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Jerusalem - Tens Of Thousands Attend Levaya of R’ Nosson Tzvi Finkel, Zatzal (photos)

Published on: November 8, 2011 10:04 AM
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Rabbi Natan Tzvi Finkel, who headed the Mir yeshiva in Jerusalem, passed away at the age of 69-years-old.  Thousands of people participated in the funeral today, Nov 8 2011. Photo by Flash90.Rabbi Natan Tzvi Finkel, who headed the Mir yeshiva in Jerusalem, passed away at the age of 69-years-old.  Thousands of people participated in the funeral today, Nov 8 2011. Photo by Flash90.

Jerusalem - Tens of thousands of people attended the levaya of one of the greatest Roshei Yeshiva of our generation, a shining light who was responsible for the limud Torah of tens of thousands of yeshiva bochurim and kollel yungerleit.

The streets of Yerushalayim were rendered completely impassable, as hundreds of policemen, dozens of ambulances and thousands upon thousands of mourners came to pay their respects to R’ Nosson Tzvi Finkel, zt’l, Rosh Yeshiva of Yeshivas Mirrer Yerushalayim, who was niftar late last night at the age of 69 after a sudden heart attack.

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Businesses in Yerushalayim shuttered their doors and both R’ Sholom Yosef Elyashiv and R’ Aryeh Leib Shteinman instructed all talmud torahs, yeshivos and kollels in Yerushalayim to come out and attend the levaya which took place in the Beis Yisroel neighborhood, home of the famed Mirrer Yeshiva, the largest in Israel and, according to some, possibly even the largest in the world.

The streets of Beis Yisroel began to fill with people in the early morning hours as people tried to face the loss of a Gadol Hador whose words of Torah inspired countless of thousands.  Bereft talmidim with tear filled eyes tore kriya for the Rosh Yeshiva as the paroches was removed in the yeshiva and the hanhala implored the heartbroken talmidim to continue in their learning up until the moment of the levaya so that the Kol Torah should continue to resound, as always, in the hallowed halls of the Mirrer, even at this darkest moment.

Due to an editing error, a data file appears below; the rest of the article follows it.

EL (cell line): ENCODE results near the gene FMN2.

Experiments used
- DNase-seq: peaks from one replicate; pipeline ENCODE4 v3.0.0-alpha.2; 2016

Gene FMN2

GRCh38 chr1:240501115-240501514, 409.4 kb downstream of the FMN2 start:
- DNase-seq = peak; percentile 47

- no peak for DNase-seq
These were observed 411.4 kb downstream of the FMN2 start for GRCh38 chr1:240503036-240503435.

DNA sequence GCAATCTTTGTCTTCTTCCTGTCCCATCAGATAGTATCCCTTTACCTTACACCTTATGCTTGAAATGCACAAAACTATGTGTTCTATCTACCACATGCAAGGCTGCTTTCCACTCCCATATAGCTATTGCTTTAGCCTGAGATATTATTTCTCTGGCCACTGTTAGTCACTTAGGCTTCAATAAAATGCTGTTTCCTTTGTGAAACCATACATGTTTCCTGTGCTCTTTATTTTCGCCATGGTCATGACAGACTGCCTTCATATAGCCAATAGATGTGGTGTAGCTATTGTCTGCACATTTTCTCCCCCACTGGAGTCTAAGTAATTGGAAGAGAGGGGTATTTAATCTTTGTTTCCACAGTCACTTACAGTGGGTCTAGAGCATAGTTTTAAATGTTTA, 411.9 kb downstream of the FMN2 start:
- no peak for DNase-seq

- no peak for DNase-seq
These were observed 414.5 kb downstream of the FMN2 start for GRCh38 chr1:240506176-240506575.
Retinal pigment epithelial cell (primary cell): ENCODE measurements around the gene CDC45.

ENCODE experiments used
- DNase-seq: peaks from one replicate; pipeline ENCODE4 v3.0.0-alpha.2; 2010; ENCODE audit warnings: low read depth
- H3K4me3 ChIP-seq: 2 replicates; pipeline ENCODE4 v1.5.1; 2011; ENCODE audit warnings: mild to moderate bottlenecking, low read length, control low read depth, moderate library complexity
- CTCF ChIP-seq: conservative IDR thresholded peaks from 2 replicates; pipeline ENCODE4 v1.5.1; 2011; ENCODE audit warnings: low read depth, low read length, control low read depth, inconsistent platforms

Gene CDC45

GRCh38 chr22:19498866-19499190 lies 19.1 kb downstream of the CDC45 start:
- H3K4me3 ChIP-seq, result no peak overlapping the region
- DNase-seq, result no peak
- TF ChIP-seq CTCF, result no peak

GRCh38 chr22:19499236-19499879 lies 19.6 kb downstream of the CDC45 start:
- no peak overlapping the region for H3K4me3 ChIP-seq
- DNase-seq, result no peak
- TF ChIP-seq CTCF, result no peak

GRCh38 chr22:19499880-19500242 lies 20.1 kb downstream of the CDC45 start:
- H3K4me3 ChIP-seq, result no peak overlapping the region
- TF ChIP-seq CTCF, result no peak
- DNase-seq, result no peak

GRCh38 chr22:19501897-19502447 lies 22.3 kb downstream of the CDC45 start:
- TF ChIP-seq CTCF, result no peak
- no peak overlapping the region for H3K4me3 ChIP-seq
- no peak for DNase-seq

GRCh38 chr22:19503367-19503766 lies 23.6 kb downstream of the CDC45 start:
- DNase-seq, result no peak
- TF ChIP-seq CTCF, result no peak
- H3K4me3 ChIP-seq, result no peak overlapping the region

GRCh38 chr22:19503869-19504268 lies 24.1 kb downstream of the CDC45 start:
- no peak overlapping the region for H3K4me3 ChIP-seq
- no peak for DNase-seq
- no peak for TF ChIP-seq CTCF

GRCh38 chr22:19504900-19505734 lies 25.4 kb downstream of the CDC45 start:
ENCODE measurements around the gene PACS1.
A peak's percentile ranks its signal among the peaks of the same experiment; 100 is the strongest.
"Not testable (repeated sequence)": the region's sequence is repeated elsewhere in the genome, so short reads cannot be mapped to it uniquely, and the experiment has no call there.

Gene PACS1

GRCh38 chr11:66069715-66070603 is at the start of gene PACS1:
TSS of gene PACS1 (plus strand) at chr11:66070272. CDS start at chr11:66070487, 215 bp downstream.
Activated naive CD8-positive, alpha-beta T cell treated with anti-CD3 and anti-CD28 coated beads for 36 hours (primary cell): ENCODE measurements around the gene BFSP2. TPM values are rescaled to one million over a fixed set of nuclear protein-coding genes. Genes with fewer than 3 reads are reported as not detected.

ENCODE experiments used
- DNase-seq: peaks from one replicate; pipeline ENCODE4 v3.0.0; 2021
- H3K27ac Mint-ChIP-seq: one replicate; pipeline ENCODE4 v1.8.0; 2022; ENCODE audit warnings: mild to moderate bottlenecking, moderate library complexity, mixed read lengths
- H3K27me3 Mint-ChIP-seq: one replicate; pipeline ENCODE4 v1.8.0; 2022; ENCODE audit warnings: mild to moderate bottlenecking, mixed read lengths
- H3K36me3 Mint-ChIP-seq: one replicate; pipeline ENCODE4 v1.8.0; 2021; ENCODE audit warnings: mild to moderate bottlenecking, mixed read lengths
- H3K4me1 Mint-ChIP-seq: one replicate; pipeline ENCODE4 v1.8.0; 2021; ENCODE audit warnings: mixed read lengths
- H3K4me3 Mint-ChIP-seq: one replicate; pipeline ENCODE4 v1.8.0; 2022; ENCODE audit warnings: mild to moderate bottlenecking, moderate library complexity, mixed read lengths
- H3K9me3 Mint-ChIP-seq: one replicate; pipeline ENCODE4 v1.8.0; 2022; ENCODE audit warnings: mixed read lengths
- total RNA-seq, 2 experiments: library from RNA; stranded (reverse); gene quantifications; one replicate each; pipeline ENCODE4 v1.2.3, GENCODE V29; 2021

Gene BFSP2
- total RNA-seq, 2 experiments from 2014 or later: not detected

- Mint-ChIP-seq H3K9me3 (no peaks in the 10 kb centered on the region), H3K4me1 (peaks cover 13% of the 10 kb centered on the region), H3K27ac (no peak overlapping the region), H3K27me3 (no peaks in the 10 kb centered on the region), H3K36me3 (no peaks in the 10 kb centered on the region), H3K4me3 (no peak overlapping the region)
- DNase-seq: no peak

The Rosh Yeshiva was taken from his home at 11:30 AM Israeli time, and brought to the Yeshiva, where the levaya began with the recital of Tehillim, led in a broken voice by R’ Shmuel Yaakov Borenstein, Rosh Yeshiva of Yeshivas Kiryas Melech, a long time close friend and chavrusa of the Rosh Yeshiva, zt’l, followed by eulogies by some of the biggest names in the Torah world.

“There is great joy and happiness in shomayim with the arrival of a soul so clean and so pure,” said R’ Aryeh Leib Shteinman in his hesped.  “We are grieving here but in the heavens, they are rejoicing as they are joined by a Yid who devoted literally his entire life to the Torah.”

R’ Shteinman also announced that the position of Rosh Yeshiva at the Mirrer would be transferred to R’ Nosson Tzvi’s eldest son, R’ Leizer Yehuda Finkel.

R’ Aryeh Finkel, Rosh Yeshiva of Yeshivas Mirrer Brachfeld, spoke tearfully of his mentor, calling him, “my father and my mother.  My father in matters of ruchiniyus and my mother in matters of gashmiyus.  The Aron Hakodesh has been taken from us.  He was a giant in Ahavas Hatorah.  May he be a meilitz yosher for your family and the entire yeshiva.”

“The yeshiva lost the Sar Hatorah who continuously brought us higher and higher,” said R’ Rafael Slomovitz.  “We ask mechila in the name of the entire yeshiva if we did not give the Rosh Yeshiva the kavod he deserved.  He was a meilitz yosher for all of us.